Nothing embodies the spirit of the wilderness quite like wolverines. Fierce and tenacious, these animals live in northern boreal forests and up to the Arctic Circle—one of the most rugged, inhospitable terrains on Earth. These solitary creatures wander huge distances in home ranges that can exceed 500km2, where they forage for fruits and vegetables, hunt prey large and small, and scavenge from any carcass they can get their claws on. In fact, their scientific name, Gulo gulo, comes from the Latin word gulo, which means “glutton”. Their teeth are so sharp and strong that they can even eat bones. It’s hard to believe that this powerful, bear-like creature is actually a member of the weasel family!

The wolverine will forage, hunt, and scavenge

The wolverine will forage, hunt, and scavenge

But as tough as wolverines are, the species faces big challenges:

1. Wolverines aggressively defends their enormous territories from other wolverines, meaning that their home ranges don’t overlap. Wolverines also don’t like sharing their territory with humans and will sometimes even abandon their dens if they’re disturbed. They need a lot of space, and they need viable corridors to move from one large wilderness to the next. But as land is developed and wolverine territory is increasingly being used for human recreation, the large, contiguous tracts of land available for wolverines to live, hunt, and breed are getting harder to find.

2. Wolverine fur is thick, dark and oily, making it resistant to frost and matting but also historically popular among hunters and trappers for use in hats and clothing. The hunting and trapping seasons for wolverines were closed in 2009, but wolverines remain vulnerable to trapping activities targeting other mammals across their range. Wolverine are often attracted to bait, making them susceptible to being accidently caught in traps set for other species.

3. Wolverines roam the high country, the big mountain peaks and alpine habitat. Whereas most animals struggle in high snow, wolverines may actually need it. They use high snow levels for dens to raise their young and cache food. As climate change intensifies and heavy snow pack areas shrink, wolverine populations may run out of room.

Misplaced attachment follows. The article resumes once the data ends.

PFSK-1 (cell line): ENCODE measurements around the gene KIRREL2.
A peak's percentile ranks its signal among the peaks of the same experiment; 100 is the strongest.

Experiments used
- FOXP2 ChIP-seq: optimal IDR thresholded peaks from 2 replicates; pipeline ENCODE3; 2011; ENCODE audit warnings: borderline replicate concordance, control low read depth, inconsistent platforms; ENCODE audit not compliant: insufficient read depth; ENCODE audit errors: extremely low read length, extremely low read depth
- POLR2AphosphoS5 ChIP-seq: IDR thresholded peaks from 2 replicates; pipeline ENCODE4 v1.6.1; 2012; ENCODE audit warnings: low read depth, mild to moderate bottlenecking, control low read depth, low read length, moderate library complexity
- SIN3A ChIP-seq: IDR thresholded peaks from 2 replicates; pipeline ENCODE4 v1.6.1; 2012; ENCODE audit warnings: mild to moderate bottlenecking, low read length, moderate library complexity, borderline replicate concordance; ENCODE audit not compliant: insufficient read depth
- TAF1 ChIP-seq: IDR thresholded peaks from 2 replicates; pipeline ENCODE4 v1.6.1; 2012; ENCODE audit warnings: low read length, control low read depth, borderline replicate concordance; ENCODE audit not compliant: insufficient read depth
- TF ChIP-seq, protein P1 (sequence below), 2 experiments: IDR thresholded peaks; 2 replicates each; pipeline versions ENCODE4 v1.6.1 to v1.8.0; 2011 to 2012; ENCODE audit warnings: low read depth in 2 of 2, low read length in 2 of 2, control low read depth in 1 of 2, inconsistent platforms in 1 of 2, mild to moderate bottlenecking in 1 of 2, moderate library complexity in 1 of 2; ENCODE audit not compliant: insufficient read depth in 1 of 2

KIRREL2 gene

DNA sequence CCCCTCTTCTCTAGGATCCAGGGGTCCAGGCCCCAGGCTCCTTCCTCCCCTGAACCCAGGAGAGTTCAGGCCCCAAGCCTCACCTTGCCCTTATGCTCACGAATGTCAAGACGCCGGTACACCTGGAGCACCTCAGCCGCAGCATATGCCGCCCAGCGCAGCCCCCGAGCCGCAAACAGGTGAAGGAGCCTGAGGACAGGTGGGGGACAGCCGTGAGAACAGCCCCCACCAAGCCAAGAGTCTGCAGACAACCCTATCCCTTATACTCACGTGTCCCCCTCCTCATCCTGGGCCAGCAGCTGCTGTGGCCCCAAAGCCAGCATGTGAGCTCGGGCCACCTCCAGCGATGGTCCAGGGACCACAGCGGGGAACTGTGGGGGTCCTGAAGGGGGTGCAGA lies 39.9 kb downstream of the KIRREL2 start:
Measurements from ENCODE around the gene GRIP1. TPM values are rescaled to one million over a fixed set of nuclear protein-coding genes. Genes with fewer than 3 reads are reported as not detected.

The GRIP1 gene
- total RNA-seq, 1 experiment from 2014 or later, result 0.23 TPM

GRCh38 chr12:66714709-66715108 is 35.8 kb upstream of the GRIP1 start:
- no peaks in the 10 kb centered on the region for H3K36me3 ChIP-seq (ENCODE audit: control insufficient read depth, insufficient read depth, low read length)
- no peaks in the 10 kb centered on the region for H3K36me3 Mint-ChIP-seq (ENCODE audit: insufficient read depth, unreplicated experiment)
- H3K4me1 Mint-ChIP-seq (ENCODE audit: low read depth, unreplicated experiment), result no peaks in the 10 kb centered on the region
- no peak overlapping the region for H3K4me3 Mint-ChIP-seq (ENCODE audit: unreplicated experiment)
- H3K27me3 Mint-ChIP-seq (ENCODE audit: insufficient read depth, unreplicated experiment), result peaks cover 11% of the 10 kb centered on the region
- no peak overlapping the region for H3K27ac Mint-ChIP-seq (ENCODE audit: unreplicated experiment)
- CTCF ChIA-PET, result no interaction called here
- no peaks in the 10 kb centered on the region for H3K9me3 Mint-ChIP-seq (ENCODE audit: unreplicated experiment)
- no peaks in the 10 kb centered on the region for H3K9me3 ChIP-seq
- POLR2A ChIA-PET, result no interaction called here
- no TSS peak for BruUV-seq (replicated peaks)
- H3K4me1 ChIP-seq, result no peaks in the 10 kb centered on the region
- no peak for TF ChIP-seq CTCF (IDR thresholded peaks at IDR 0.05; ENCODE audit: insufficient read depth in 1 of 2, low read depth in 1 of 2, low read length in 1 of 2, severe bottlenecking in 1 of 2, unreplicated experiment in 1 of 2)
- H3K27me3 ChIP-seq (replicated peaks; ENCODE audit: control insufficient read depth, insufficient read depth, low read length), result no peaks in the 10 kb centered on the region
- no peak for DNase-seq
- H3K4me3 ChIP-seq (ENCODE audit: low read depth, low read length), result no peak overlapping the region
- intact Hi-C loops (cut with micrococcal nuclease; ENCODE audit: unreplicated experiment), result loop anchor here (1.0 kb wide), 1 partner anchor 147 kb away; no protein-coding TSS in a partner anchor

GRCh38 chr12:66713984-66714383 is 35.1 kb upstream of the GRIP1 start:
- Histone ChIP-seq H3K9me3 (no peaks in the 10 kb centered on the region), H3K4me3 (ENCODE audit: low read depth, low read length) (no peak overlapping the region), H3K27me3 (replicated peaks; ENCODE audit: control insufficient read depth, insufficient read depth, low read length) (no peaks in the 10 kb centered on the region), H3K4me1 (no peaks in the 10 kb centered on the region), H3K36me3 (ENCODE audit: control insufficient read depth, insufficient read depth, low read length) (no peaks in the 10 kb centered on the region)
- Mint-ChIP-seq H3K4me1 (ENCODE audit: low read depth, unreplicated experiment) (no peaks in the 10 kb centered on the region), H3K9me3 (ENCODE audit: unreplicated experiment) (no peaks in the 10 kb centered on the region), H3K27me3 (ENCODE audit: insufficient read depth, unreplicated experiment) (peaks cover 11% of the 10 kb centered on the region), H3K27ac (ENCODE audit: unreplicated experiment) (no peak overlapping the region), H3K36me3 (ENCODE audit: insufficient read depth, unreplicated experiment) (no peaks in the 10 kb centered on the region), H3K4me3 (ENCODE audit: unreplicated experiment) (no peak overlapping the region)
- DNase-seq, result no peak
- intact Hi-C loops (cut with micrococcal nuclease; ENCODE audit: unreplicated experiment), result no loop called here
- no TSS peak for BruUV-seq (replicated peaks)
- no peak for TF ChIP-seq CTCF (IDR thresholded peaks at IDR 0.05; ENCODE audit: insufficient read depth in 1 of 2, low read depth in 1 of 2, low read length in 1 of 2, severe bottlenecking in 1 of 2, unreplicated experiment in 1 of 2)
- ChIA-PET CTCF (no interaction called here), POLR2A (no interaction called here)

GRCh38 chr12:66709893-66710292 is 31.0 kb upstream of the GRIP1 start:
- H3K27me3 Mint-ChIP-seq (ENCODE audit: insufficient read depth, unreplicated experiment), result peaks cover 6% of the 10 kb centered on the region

When wolverines walk, their paws spread almost double, like built-in snowshoes

When wolverines walk, their paws spread almost double, like built-in snowshoes

That’s why, together with Sitka Foundation and Teck, Earth Rangers is supporting the University of Calgary researchers Mirjam Barrueto and Marco Musiani as they work to learn more about the habitat needs of Canada’s western wolverine population in a site spanning the Columbia Mountains and the Canadian Rocky Mountains.

Non-invasive “Trapping”

The project goals are to assess wolverine abundance, and investigate interactions between natural habitat quality, human activities (like skiing, backcountry tourism, and forestry), and wolverine distribution. Researchers will be using non-invasive methods, or “sampling stations”, to collect data. These will include:

  • Camera traps: a remotely activated camera that is equipped with a motion sensor or an infrared sensor, used for capturing wild animals on film.
  • Hair traps: a trap that will collect hair from a wild animal if they touch or rub against it. Often appealing odors, like fatty acid or a musky men’s cologne, lure the animals to the traps.
A wolverine is caught on camera as it approaches a noninvasive hair snare designed to snag a hair that can be used for DNA testing

A wolverine is caught on camera as it approaches a noninvasive hair snare designed to snag a hair that can be used for DNA testing

In addition to confirming wolverine presence, the hair traps will also allow for DNA analysis so that researchers can discover things like the genetic relationships between the wolverines sampled.

Putting Results to Work

The more we can learn about how human activities affect habitat quality and wolverine populations the better we can be at protecting their homes. Once this crucial data is collected, work can begin with backcountry tourism partners and provincial land use managers to optimize their wildlife protocols and balance land uses. Over the next few months, expect to see a lot more information on this well-loved but little-known carnivore, and the amazing efforts underway to ensure they have a safe place to call home!


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